Digoxin is a medicine used to treat heart failure and rhythm problems. Digoxin toxicity (DT) is an overdose of this medicine. Sometimes it can be life-threatening.
Copyright © 2002 Nucleus Communications, Inc. All rights reserved.http://services.epnet.com/getimage.aspx?imageiid=23992399BP00042.jpgHeartbeat: Anatomy of the HeartNULLjpgHeartbeat: Anatomy of the HeartNULL\\filer01\Intellect\images\BP00042.jpgCopyright © 2002 Nucleus Communications, Inc. All rights reserved.56NULL2002-10-012553912399_997714Copyright © Nucleus Medical Media, Inc.
Causes of digoxin toxicity may be:
- Accidental overdose—may happen in children or with impaired adults
- Intentional overdose, such as a suicide attempt
- A change in digoxin tolerance due to other medical problems or treatments
DT is more common in older adults.
Other things that may raise the risk are:
- Kidneys that are not filtering digoxin out of the blood the right way
- Taking other medicine that can change digoxin levels
- Taking medicine called diuretics which can make symptoms worse
DT can cause problems with the nervous system, the heart rate, and electrolytes. Problems may be:
- Uneven heartbeats
- Nausea and vomiting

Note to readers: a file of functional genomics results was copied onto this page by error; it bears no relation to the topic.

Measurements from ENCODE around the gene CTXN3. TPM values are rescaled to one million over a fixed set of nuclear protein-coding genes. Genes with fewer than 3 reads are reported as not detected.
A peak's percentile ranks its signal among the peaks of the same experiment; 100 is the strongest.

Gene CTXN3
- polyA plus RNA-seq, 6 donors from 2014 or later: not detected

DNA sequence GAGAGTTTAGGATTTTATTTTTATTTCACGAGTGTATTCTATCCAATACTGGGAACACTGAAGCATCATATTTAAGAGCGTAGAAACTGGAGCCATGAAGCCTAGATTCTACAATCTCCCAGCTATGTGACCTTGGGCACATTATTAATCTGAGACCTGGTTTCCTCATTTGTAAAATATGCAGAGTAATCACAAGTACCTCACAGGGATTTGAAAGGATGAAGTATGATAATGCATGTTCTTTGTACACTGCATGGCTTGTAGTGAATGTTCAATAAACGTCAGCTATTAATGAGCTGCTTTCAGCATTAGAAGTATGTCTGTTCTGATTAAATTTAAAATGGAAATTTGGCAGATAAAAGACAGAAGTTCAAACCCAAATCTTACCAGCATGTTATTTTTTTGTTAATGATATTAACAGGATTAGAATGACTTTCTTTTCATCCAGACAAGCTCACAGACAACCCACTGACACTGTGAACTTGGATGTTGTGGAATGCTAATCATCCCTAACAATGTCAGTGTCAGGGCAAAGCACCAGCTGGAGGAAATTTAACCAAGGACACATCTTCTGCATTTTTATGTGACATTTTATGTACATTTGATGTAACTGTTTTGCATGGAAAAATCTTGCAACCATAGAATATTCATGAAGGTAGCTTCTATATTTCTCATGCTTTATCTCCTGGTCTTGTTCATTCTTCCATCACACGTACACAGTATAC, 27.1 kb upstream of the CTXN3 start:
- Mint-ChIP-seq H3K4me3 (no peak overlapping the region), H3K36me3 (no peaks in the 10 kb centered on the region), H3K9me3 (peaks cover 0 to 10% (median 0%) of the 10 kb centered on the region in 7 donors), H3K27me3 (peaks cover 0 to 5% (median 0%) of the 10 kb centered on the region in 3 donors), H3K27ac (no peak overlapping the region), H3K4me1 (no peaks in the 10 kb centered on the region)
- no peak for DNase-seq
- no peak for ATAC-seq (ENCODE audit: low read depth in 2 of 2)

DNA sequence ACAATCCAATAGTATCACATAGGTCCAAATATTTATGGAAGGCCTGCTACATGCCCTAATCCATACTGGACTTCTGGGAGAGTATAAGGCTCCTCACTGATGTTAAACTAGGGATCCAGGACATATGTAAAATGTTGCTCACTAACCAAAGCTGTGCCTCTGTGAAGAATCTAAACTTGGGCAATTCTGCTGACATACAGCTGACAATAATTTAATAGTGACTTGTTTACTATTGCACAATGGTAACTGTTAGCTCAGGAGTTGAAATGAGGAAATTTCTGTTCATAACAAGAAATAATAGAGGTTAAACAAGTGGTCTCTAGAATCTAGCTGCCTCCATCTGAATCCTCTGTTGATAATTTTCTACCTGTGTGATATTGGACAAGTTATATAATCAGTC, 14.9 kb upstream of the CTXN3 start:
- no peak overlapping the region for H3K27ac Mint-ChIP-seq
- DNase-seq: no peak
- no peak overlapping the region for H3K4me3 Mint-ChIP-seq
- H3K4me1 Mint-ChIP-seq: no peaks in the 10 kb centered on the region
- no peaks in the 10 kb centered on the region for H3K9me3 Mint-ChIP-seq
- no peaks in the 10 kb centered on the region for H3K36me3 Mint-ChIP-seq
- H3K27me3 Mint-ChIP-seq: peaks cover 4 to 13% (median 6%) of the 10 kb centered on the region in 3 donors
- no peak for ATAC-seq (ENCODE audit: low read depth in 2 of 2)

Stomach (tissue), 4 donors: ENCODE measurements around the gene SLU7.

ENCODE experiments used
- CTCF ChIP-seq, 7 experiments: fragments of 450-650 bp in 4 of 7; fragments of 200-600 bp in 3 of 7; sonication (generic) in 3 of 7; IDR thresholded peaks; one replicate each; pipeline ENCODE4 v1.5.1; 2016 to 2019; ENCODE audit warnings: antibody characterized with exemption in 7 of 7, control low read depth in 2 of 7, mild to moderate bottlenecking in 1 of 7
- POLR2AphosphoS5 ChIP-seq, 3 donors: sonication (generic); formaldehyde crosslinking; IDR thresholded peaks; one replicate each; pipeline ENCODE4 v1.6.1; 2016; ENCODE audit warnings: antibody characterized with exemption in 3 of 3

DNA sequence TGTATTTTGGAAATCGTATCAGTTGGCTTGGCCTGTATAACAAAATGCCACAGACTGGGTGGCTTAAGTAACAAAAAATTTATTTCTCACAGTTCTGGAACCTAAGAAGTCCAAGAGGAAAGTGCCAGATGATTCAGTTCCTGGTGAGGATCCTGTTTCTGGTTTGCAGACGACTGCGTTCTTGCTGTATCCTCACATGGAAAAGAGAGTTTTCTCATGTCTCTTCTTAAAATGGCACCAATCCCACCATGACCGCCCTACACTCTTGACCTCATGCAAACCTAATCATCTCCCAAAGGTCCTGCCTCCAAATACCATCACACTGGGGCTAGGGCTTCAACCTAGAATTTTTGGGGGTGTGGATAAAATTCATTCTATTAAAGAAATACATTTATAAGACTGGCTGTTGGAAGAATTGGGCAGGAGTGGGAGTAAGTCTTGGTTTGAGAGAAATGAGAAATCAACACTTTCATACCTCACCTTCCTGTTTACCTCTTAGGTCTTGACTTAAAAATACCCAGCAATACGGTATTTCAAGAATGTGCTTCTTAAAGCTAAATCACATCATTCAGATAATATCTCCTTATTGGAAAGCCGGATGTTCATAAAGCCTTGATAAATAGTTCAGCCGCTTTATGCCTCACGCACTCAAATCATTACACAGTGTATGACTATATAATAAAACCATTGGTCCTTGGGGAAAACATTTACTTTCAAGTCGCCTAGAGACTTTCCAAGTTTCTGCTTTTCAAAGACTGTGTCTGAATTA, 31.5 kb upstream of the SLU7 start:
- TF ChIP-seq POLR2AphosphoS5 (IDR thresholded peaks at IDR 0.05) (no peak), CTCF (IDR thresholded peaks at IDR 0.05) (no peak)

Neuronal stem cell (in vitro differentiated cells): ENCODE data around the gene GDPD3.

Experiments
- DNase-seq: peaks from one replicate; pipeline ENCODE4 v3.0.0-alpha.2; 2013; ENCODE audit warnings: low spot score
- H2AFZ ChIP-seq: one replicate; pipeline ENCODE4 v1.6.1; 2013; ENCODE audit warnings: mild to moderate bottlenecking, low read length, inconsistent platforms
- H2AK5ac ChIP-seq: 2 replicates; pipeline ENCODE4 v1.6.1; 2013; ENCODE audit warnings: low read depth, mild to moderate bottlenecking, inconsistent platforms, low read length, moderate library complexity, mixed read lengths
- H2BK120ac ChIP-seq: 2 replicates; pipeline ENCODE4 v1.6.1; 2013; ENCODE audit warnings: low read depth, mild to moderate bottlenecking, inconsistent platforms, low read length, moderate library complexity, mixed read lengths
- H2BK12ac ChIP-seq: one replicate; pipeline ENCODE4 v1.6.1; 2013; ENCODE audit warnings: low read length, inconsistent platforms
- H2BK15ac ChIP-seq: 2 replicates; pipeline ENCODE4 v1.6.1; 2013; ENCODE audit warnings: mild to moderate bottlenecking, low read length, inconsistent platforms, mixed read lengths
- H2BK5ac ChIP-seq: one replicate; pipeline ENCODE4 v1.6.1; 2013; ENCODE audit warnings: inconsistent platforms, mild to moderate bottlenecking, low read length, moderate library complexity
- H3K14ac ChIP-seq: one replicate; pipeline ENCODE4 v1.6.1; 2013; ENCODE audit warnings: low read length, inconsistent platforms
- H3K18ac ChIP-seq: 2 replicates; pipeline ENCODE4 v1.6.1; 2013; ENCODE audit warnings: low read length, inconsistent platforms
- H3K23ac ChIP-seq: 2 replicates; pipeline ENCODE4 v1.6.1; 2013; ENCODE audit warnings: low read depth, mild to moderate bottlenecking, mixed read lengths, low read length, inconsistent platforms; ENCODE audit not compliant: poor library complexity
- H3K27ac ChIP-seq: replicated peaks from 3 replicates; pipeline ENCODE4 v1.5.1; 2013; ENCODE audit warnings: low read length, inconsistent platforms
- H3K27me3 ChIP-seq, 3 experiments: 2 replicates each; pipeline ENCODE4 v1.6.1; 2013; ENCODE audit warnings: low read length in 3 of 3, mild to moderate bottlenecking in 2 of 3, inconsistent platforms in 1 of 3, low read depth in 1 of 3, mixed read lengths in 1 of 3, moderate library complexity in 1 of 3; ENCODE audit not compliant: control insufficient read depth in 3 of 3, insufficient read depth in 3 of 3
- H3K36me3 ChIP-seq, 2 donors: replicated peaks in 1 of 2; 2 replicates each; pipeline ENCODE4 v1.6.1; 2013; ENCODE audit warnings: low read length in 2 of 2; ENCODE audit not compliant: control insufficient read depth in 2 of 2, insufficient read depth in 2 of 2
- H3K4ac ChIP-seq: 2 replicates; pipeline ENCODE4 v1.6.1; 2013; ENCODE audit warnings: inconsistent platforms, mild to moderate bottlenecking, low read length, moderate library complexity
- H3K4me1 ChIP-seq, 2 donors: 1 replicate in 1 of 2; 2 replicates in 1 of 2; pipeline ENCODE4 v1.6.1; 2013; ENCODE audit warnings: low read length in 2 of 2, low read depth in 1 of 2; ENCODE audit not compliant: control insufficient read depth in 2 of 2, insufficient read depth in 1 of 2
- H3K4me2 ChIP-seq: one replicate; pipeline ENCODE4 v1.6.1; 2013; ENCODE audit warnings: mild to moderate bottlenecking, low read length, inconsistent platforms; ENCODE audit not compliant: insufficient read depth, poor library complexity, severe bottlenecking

- Weight loss
- Vision problems, such as blurred vision or flashing lights
The doctor will ask about symptoms and past health. A physical exam will be done.
A blood test will be done to check:
- Digoxin levels
- Electrolyte levels—to look for imbalances
- Kidney function—to look for damage to kidneys
DT can affect the heart. An electrocardiogram (ECG) will be done to look for problems like abnormal rhythm.
The goal of treatment is to stop or reverse problems. Treatment will depend on the level of toxicity. Options are:
- Monitoring the person for problems
- Stopping digoxin or restarting it at a lower dose
- Medicine to stop digoxin in the body, such as activated charcoal or digoxin immune fab
- Medicine to help manage health problems like abnormal levels of electrolytes or abnormal heart rhythms
People taking digoxin can lower the risk of this problem by:
- Taking digoxin as directed
- Talking to their doctor if they are taking more than one medicine
- Angraal S, Nuti SV, et al. Digoxin use and associated adverse events among older adults. Am J Med. 2019;132(10):1191-1198.
- Digoxin toxicity emergency management. EBSCO DynaMed website. Available at: https://www.dynamed.com/management/digoxin-toxicity-emergency-management.
- Digoxin (and other cardiac glycoside) overdose. EBSCO DynaMed website. Available at: https://www.dynamed.com/condition/digoxin-and-other-cardiac-glycoside-overdose.
- Daniel A. Ostrovsky, MD
(C) Copyright 2022 EBSCO Information Services
This content is reviewed regularly and is updated when new and relevant evidence is made available. This information is neither intended nor implied to be a substitute for professional medical advice. Always seek the advice of your physician or other qualified health provider prior to starting any new treatment or with questions regarding a medical condition.
To send comments or feedback to our Editorial Team regarding the content please email us at firstname.lastname@example.org.